In the weeks since the murder of George Floyd by Minneapolis police officers on Memorial Day, Minneapolis has been revealed as both a city of deeply rooted racism, as well as a community of compassionate individuals determined to change.
As this truth was being laid bare, a coalition of cities working together toward more just and united communities announced nationally on May 25 an expansion: Minneapolis, along with four other cities across the nation, joined Reimagining the Civic Commons.
Begun in 2016, Reimagining the Civic Commons is a collaborative effort of national foundations — including The JPB Foundation, the John S. and James L. Knight Foundation, The Kresge Foundation, and William Penn Foundation — and local partners working to transform public spaces in ways that advance engagement, equity, environmental sustainability, and economic development. The original five cities – Akron, Chicago, Detroit, Memphis, and Philadelphia – are already demonstrating the wide-ranging, beneficial impacts of intentional public space investments, design, and operations.
The Minneapolis Parks Foundation is honored to be the convener of Reimagining the Civic Commons in Minneapolis, working collaboratively with Pillsbury United Communities, the Minneapolis Park and Recreation Board, and the Environmental Justice Coordinating Council, while keeping community at the center of this work.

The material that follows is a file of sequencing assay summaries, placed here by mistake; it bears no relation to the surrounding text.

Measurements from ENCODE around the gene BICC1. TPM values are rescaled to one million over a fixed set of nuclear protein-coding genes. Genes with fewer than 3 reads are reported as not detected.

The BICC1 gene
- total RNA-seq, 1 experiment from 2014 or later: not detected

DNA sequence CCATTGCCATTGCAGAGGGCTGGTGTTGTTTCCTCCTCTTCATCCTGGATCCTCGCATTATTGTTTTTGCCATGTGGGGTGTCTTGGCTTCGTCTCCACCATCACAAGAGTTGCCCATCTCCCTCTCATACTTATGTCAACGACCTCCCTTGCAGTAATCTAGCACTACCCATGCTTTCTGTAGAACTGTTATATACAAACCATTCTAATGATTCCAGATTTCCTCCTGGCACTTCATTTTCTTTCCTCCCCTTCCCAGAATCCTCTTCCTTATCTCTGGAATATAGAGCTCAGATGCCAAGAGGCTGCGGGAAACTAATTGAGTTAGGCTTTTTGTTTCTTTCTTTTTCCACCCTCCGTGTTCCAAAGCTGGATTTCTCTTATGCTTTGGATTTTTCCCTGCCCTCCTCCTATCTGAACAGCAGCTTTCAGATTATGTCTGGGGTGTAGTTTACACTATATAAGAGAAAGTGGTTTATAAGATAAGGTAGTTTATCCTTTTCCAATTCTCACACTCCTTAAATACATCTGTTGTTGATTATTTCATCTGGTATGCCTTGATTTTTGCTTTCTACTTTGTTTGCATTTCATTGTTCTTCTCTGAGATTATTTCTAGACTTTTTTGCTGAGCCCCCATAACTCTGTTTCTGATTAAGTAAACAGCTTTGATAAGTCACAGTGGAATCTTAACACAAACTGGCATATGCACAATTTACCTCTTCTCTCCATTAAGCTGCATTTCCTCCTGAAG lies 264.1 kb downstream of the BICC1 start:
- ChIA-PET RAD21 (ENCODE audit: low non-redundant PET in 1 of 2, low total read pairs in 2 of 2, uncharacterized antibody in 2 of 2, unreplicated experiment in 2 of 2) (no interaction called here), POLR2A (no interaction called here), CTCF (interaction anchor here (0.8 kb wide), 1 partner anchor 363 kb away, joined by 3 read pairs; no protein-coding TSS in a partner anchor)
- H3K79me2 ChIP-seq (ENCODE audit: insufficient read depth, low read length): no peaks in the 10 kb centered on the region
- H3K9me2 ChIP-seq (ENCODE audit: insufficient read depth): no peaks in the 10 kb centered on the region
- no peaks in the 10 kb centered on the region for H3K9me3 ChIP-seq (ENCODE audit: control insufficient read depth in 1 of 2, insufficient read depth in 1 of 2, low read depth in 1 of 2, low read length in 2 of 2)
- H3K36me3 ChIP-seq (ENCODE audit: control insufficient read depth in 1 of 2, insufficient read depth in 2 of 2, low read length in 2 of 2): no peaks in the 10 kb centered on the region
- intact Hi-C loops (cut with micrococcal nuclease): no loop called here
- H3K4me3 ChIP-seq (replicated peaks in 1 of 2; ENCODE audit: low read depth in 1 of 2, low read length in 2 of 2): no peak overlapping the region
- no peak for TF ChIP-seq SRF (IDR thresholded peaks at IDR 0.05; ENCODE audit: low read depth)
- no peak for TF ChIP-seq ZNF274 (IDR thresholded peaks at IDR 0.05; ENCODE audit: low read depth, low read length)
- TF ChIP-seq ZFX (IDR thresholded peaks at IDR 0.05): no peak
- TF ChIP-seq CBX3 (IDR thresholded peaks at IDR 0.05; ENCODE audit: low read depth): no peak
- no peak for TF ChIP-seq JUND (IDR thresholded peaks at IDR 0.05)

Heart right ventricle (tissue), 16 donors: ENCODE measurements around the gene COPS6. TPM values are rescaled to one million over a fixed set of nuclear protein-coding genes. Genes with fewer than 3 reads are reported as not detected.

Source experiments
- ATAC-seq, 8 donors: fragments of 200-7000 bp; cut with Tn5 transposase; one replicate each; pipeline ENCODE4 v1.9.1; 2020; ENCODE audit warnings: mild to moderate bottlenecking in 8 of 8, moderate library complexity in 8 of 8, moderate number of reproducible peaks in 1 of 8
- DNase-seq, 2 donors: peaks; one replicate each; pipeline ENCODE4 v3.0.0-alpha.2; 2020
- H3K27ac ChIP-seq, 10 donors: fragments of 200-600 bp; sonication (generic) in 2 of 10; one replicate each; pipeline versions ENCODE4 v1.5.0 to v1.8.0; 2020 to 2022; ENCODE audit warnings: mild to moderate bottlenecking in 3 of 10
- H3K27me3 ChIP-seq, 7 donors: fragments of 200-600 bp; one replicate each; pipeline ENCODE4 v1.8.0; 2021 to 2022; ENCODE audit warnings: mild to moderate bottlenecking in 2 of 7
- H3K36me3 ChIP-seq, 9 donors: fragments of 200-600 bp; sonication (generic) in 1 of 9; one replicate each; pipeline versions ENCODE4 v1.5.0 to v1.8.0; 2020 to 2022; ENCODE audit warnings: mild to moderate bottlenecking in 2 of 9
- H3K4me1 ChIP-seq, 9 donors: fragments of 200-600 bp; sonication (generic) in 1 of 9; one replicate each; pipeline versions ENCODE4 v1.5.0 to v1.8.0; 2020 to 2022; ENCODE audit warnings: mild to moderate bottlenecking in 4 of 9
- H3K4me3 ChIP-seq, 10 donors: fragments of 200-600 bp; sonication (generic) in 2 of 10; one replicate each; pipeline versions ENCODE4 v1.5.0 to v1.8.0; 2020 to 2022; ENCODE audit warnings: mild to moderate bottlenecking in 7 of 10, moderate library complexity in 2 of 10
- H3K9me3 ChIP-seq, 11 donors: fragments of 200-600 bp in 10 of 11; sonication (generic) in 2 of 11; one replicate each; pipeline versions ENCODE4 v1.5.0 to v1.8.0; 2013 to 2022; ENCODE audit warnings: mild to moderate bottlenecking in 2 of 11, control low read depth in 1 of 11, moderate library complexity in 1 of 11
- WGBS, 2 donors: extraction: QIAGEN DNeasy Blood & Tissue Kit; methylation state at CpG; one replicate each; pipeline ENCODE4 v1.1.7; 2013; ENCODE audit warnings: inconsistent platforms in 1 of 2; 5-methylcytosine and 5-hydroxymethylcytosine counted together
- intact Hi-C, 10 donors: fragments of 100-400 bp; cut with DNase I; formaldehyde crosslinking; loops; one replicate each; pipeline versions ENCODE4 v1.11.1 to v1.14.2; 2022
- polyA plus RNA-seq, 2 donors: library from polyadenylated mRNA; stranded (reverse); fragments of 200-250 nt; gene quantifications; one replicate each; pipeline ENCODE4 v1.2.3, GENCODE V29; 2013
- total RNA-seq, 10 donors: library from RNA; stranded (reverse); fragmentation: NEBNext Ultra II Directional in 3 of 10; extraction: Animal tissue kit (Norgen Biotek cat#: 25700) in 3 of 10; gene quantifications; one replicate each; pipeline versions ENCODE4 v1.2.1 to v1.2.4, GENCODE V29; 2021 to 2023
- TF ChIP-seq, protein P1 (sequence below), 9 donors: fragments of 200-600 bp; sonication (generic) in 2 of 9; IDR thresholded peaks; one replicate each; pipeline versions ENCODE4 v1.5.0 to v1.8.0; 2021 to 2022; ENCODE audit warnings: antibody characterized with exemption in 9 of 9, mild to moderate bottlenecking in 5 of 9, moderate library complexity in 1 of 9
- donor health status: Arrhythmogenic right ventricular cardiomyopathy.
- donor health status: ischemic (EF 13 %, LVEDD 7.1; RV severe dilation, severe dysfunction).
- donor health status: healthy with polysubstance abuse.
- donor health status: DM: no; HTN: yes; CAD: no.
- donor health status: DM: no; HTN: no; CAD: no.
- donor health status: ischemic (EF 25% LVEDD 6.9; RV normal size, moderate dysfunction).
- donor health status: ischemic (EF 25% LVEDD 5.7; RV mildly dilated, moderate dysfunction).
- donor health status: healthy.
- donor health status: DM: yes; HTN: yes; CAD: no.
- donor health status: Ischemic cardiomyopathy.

Our work as part of Reimagining the Civic Commons will address long-standing and persistent racial inequities and disparities present in our city park system and the public realm, a condition made plain with the murder of George Floyd and the onset of the COVID-19 pandemic.
One of the key tenants of Reimagining is that coming together in public space builds trust across differences. Today, it is even more clear how vital it is for us to cultivate community through parks and other public spaces. As Minneapolis transforms, it’s imperative for our mental, physical, and social health that we emphasize racial, economic, and environmental justice.
In North Minneapolis, new park developments along the Mississippi River have been framed within a broad vision referred to as RiverFirst that includes Great Northern Greenway Overlook and River Link, Hall’s Island and Graco Park, the future park at the Upper Harbor Terminal, and interconnecting riverfront trails.
The projects may be focused on the river, but the social, cultural, and economic impacts must transcend those boundaries and reach deep into Northside neighborhoods. Community-centered processes and strategies will help ensure the emerging vision is equitable and shaped by adjacent communities.